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Putin’s Trip To Beijing To Lend Support To Olympics Amid Boycotts

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By Gao Feng, Yitong Wu and Chingman

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Russian president Vladimir Putin will visit China on the opening day of the Winter Olympics on Feb. 4, holding talks with ruling Chinese Communist Party (CCP) leader Xi Jinping amid ongoing tensions over the build-up of Russian troops along the border with Ukraine.

The in-person meeting will be the first between the Russian and Chinese leaders since 2019, and will include discussions on how to play “an important stabilizing role,” Putin wrote in a commentary carried by state news agency Xinhua on Thursday.

In the article, Putin hit out at a widespread diplomatic boycott of the Games, which comes amid an international outcry over Beijing’s rights abuses in Xinjiang, Tibet and Hong Kong, as well as its escalating military threats against the democratic island of Taiwan.

“Our countries play an important stabilizing role in today’s challenging international environment, promoting greater democracy in the system of international relations to make it more equitable and inclusive,” Putin wrote.

“Sadly, attempts by a number of countries to politicize sports for their selfish interests have recently intensified,” the article said. “This is fundamentally wrong and contrary to the very spirit and principles of the Olympic Charter.”

India said Thursday it would join the U.S., Canada, Australia, Britain and other countries in a diplomatic boycott of the games after China included in the Olympic torch relay a soldier who was involved in a deadly 2020 border clash with Indian troops in the Himalayas, where the nuclear armed powers have territorial disputes.

“It is indeed regrettable that the Chinese side has chosen to politicize an event like the Olympics,” Indian Ministry of External Affairs spokesman Arindam Bagchi told reporters on Thursday.

The Putin-Xi meeting will likely also coincide with the inking of more than 15 energy deals, mostly in the natural gas sector, where bilateral cooperation is booming, and could include plans for a natural gas pipeline to China through Mongolia, the Kremlin said on the eve of Putin’s departure.

“Chinese demand for imported natural gas and oil is only going to increase,” political commentator Joseph Cheng told RFA, saying Russia’s natural gas exports could be adversely affected if it invades Ukraine.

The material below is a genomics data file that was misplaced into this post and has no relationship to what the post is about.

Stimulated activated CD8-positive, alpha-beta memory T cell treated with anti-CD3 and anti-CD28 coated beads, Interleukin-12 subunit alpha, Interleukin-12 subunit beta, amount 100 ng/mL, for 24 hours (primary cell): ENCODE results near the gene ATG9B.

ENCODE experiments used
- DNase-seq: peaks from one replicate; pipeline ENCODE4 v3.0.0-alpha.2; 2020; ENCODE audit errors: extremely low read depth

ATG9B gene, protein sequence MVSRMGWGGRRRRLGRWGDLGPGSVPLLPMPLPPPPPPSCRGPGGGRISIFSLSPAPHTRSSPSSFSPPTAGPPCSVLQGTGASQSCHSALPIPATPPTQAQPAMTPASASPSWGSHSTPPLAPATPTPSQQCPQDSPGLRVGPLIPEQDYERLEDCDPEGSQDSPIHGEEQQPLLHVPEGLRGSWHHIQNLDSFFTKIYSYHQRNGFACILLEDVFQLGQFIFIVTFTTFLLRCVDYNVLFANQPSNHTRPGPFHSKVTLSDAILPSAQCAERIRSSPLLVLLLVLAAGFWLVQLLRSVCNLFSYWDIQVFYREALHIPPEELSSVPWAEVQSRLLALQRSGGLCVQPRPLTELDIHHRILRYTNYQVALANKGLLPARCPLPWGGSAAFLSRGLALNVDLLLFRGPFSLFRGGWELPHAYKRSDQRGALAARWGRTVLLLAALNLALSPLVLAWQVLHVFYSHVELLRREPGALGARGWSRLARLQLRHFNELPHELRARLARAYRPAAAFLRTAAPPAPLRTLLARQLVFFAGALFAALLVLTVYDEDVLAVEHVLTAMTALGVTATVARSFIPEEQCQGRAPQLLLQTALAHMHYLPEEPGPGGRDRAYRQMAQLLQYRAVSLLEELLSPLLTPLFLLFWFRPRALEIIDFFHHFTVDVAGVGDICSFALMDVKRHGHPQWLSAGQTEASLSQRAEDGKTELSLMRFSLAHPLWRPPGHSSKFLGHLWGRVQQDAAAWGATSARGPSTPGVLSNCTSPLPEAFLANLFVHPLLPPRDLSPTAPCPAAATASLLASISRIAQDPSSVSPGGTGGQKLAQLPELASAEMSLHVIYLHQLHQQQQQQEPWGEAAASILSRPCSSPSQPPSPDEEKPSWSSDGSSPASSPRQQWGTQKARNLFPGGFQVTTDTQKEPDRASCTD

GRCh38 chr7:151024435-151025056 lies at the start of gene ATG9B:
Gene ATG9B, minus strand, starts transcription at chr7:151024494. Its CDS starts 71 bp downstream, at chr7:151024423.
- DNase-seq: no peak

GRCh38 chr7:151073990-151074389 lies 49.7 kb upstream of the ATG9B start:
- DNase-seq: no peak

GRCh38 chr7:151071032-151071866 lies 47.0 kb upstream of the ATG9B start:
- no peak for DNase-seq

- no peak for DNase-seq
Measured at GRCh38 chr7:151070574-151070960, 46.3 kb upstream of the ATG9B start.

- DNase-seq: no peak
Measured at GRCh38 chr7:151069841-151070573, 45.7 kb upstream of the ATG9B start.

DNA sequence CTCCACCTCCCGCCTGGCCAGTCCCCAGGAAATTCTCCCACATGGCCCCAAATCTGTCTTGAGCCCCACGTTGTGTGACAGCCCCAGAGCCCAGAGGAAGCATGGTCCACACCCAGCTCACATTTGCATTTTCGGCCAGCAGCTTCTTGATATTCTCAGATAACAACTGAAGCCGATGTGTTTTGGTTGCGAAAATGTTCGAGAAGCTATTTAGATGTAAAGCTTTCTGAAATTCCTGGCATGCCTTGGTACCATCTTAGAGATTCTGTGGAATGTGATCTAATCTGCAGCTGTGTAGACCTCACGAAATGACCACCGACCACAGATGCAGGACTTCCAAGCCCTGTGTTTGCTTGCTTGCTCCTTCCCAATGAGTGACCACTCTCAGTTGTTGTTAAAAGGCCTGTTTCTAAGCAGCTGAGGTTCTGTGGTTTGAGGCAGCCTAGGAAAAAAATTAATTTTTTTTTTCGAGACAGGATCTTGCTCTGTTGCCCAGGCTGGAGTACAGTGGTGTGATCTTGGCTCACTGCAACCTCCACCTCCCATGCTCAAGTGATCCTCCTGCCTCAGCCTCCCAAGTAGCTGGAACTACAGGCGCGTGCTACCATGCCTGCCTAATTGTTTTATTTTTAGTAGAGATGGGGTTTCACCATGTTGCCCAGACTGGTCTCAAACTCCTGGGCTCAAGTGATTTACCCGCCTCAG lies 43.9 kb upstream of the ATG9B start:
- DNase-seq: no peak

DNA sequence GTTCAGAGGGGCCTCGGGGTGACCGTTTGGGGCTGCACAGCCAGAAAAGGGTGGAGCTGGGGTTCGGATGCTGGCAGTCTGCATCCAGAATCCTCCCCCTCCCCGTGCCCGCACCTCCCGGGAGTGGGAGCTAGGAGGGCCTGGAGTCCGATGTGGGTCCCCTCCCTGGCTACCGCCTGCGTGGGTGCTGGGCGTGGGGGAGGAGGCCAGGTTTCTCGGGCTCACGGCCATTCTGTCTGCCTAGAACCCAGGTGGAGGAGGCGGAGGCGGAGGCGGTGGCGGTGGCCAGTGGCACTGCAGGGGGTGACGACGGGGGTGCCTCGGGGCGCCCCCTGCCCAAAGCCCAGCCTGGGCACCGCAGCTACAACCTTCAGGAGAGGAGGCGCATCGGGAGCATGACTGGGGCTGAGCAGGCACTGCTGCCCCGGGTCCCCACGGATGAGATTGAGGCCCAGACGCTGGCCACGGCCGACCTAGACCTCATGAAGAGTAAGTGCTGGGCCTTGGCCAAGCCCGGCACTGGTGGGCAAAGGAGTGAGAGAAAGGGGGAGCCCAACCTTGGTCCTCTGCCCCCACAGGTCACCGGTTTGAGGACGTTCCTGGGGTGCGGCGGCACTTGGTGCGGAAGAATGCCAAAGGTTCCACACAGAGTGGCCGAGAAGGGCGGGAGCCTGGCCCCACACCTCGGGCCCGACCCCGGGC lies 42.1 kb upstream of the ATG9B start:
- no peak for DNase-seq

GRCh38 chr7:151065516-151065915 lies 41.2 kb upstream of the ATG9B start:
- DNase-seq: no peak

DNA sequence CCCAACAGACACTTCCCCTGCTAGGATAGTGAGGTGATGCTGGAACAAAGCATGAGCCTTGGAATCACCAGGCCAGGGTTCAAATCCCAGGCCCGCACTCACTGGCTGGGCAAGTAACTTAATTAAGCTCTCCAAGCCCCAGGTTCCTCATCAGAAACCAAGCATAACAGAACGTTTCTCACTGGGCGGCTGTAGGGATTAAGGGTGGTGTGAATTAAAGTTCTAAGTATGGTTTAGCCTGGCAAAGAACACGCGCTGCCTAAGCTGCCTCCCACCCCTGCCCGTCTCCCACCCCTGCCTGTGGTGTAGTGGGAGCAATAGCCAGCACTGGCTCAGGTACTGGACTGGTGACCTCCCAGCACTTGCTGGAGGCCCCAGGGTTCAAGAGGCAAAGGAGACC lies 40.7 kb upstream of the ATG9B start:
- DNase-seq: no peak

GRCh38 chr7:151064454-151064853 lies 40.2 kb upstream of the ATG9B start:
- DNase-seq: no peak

“If Russia really sends troops to Ukraine in the near future, western European countries will probably sanction Russia, and one of the main targets for such sanctions would be the Nord Stream 2 pipeline, which was funded by Germany to bring natural gas from Russia,” Cheng said.

“That is likely to be affected, and if western European countries reduce their imports of oil and natural gas from Russia, then China will naturally become a much more important energy market for Russia,” he said.

The Wall Street Journal reported on Thursday that the U.S. government has reportedly formulated a broad economic sanctions plan in response to the situation in Ukraine, including a ban on Russian banks and state-owned enterprises from doing business with U.S. banks and institutions; a ban on Russia’s new sovereign debt transactions and key imports, such as advanced microelectronics.

Cheng said the Kremlin’s potential pivot to China would also boost the international status of both the ruble and the yuan.

Xia Ming, professor of political science at New York’s City University, said Putin’s trip is being made for highly strategic reasons, but that the pivot might not work as well as Moscow hoped.
 
“China is still very different from the West in many aspects, and won’t be a replacement for the U.S. and Europe when it comes to meeting Russia’s economic and financial needs,” Xia told RFA.

“Putin is playing a game of brinkmanship right now, using China to meet those needs, while putting pressure on Europe and the U.S. in a multilateral strategic space.”

Meanwhile, German journalist and rights activist David Missal hit out on Thursday at his country’s government for a not-quite-boycott of the Winter Olympics by Chancellor Olaf Scholz, who said he wouldn’t be attending the event, but declined to give a reason.

“In the face of a human rights crisis in China, the German government is still reluctant to talk about an official diplomatic boycott of the Winter Olympics, which is very shameful,” Missal told RFA.

“This shows that many people in the new government, in the Social Democrats, daren’t publicly criticize the Chinese government,” he said. “The main reason for that is the huge influence wielded by German companies … which leads to some problems with the SDP’s China policy.”

Translated and edited by Luisetta Mudie.

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Radio Free Asia’s mission is to provide accurate and timely news and information to Asian countries whose governments prohibit access to a free press. Content used with the permission of Radio Free Asia, 2025 M St. NW, Suite 300, Washington DC 20036.

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